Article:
In Nepal's Bardia National Park, elephants consume large amounts of the floodplain grass, particularly during the monsoon season. They browse more in the dry season with bark constituting a major part of their diet in the cool part of that season. During a study in a tropical moist mixed deciduous forested area of 160 km2 (62 sq mi) in Assam, elephants were observed to feed on about 20 species of grasses, plants and trees. Grasses such as Imperata cylindrica and Leersia hexandra constituted by far the most predominant component of their diet.
The movement and habitat utilisation patterns of an elephant population were studied in southern India during 1981–83 within a 1,130 km2 (440 sq mi) study area. The vegetation types of this area encompasses dry thorn forest at 250 to 400 m (820 to 1,300 ft), deciduous forest at 400 to 1,400 m (1,300 to 4,600 ft), stunted evergreen forest and grassland at 1,400 to 1,800 m (4,600 to 5,900 ft). Five different elephant clans, each consisting of between 50 and 200 individuals had home ranges of between 105 km2 (41 sq mi) and 320 km2 (120 sq mi), which overlapped. They preferred habitat where water was available and food plants were palatable. During the dry months of January to April, they congregated at high densities of up to five individuals per km2 in river valleys where browse plants had a much higher protein content than the coarse tall grasses on hill slopes. With the onset of rains in May, they dispersed over a wider area at lower densities, largely into the tall grass forests, to feed on the fresh grasses, which then had a high protein value. During the second wet season from September to December, when the tall grasses became fibrous, they moved into lower elevation short grass open forests. The normal movement pattern could be upset during years of adverse environmental conditions. However, the movement pattern of elephants in this region has not basically changed for over a century, as inferred from descriptions recorded during the 19th century.
In the Nilgiri Biosphere Reserve three elephant clans had overall home ranges of 562 km2 (217 sq mi), 670 km2 (260 sq mi) and 799 km2 (308 sq mi) in the beginning of the 1990s. During three years of survey, their annual home ranges overlapped to a large extent with only minor shifts in the home ranges between years.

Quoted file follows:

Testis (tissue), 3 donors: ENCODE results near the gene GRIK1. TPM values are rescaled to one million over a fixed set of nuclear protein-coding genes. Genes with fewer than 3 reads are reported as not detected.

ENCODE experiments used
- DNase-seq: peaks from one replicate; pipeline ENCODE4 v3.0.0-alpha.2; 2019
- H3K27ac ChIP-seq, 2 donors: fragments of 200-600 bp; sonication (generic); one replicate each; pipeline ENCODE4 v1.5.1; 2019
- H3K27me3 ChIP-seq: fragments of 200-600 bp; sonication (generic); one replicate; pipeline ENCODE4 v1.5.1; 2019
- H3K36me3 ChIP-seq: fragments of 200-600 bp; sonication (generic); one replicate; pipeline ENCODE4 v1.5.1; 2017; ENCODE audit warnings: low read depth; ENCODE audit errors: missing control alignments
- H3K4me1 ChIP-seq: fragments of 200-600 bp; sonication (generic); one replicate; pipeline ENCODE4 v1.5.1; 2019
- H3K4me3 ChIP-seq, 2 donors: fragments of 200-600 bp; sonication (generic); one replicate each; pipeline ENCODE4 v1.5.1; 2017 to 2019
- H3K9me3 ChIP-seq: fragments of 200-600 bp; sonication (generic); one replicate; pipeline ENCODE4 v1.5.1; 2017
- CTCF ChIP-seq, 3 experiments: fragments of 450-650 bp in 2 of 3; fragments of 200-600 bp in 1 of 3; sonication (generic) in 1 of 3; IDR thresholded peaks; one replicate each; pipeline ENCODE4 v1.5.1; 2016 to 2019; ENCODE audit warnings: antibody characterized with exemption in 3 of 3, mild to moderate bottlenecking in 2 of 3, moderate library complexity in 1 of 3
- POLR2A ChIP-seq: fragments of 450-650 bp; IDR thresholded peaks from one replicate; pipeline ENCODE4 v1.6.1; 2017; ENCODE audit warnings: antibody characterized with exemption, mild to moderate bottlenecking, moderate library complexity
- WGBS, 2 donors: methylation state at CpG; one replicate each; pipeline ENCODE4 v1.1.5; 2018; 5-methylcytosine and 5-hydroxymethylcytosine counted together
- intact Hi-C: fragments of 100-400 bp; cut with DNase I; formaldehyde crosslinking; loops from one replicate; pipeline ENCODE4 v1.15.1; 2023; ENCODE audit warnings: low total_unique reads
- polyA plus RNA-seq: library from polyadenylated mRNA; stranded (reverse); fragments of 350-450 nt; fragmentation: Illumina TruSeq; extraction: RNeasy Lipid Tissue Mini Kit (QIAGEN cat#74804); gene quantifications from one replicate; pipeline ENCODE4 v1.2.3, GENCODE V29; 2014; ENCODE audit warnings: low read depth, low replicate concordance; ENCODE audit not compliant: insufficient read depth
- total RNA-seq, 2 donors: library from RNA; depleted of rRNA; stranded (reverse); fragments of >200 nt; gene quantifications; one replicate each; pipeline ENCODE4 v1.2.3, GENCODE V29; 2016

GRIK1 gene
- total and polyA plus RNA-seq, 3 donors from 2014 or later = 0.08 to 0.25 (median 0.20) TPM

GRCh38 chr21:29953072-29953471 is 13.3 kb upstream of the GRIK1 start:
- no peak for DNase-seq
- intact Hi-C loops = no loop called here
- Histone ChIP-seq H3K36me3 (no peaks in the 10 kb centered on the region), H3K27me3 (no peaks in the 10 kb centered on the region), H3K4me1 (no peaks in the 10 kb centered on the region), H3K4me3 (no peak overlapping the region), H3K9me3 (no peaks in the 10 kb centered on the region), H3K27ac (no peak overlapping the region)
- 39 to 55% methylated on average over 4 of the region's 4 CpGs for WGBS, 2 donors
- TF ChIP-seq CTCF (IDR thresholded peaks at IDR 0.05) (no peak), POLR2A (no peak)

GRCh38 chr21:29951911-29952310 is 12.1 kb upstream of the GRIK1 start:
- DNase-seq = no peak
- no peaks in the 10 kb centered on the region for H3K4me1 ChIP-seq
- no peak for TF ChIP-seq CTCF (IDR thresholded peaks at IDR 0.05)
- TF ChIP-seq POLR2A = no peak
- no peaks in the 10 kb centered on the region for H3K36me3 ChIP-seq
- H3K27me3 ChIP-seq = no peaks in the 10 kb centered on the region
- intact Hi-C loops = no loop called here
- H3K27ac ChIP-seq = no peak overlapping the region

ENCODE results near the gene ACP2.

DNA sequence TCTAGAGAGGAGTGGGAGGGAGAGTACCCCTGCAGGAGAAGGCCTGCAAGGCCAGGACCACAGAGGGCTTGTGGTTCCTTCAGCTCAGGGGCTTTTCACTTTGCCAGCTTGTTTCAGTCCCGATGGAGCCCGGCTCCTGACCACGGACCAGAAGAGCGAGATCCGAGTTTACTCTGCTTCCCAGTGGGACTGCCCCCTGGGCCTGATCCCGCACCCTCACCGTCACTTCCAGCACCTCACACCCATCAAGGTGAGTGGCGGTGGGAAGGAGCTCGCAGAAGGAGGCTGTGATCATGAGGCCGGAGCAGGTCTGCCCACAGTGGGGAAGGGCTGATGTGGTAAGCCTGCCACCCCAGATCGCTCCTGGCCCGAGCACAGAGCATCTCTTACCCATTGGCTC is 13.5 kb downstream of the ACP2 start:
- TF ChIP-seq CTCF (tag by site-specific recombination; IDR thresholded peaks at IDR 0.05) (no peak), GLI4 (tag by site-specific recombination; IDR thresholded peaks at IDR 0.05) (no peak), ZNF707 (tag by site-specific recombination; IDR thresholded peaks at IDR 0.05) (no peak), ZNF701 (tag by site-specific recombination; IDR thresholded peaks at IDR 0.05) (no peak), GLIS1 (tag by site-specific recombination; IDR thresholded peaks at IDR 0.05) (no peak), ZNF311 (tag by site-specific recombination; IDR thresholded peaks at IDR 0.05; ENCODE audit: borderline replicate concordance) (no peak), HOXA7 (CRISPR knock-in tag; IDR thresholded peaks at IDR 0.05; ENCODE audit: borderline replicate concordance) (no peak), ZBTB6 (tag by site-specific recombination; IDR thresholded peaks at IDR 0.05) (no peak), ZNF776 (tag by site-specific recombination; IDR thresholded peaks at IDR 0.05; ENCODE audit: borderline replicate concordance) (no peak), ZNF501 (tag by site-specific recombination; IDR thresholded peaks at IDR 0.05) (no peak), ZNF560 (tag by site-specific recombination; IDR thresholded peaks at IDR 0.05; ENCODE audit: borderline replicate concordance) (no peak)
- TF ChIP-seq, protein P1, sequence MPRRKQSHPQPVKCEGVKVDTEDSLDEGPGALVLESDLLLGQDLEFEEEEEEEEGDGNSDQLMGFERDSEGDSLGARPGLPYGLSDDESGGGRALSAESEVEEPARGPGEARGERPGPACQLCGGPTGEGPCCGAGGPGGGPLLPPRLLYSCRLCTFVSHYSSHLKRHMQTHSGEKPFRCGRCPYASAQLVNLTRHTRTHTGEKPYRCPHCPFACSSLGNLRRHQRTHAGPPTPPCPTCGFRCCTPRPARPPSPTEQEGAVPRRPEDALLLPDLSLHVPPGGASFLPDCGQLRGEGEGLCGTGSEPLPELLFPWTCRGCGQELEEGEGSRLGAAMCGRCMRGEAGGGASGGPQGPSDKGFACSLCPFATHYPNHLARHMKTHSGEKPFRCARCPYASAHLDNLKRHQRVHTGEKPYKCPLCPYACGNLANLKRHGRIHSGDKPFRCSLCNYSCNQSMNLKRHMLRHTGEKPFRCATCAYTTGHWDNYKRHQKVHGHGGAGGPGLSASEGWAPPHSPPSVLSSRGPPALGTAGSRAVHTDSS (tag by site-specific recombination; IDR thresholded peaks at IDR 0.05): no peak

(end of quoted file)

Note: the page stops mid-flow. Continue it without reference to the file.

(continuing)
The pre-eminent threats to Asian elephants today are habitat loss, degradation, and fragmentation, which are driven by an expanding human population, and lead in turn to increasing conflicts between humans and elephants when elephants eat or trample crops. Loss of significant extents of elephant range and suitable habitat continues; their free movement is impeded by reservoirs, hydroelectric projects and associated canals, irrigation dams, numerous pockets of cultivation and plantations, highways, railway lines, mining and industrial development.
Elephant conservation in northern West Bengal has been set back due to high-levels of human–elephant conflict and elephant mortality owing to railway accidents. The railway track between Siliguri and Alipurduar passes through 74 km (46 mi) of various forest divisions. Every day, 20 trains run on this track at high speeds. Elephants that pass through from one forest patch to another dash against the trains and die. A total of 39 dead elephants were reported during the period of 1958 to 2008, of which ten were reported killed between 2004 to 2008.
In Bangladesh, forested areas that served as prime elephant habitat have undergone drastic reduction, which had a severe impact on the wild elephant population. Habitat loss and fragmentation is attributed to the increasing human population and its need for fuel wood and timber. Illegal timber extraction plays a significant role in deforestation and habitat degradation. As a result of the shrinking habitat, elephants have become more and more prone to coming into direct conflict with humans.
Poaching of elephants for ivory is a serious threat in some parts of Asia. Poaching of tuskers impacts on sex ratios that become highly female biased; genetic variation is reduced, and fecundity and recruitment may decline. Poaching has dramatically skewed adult sex ratios in the Periyar Tiger Reserve, where between 1969 and 1989 the adult male:female sex ratio changed from 1:6 to 1:122.
In Myanmar, demand for elephant ivory for making tourist items is higher than ever before. The military government shows little interest in reducing the ivory trade, while the elephants in the country have become the silent victims. After the world-wide ivory ban, prices of raw ivory in the country skyrocketed from $76 a kilo for large tusks in 1989/90 to over $200 a kilo by the mid-1990s. Foreign tourists are responsible for the massive rise in price of ivory tusks which fuels the illegal killing of elephants. There is also a sizeable trade in ivory chopsticks and carvings, smuggled by traders from Myanmar into China.
Some young wild-born elephants are removed from their mothers in Myanmar for use in Thailand's tourism industry. Mothers are often killed in the process, and calves are placed alongside unrelated cows to suggest they are with their mothers. The calves are often subjected to a 'breaking in' process, which may involve being tied up, confined, starved, beaten and tortured, as a result of which two-thirds may perish.
Elephant calves are vulnerable to predation.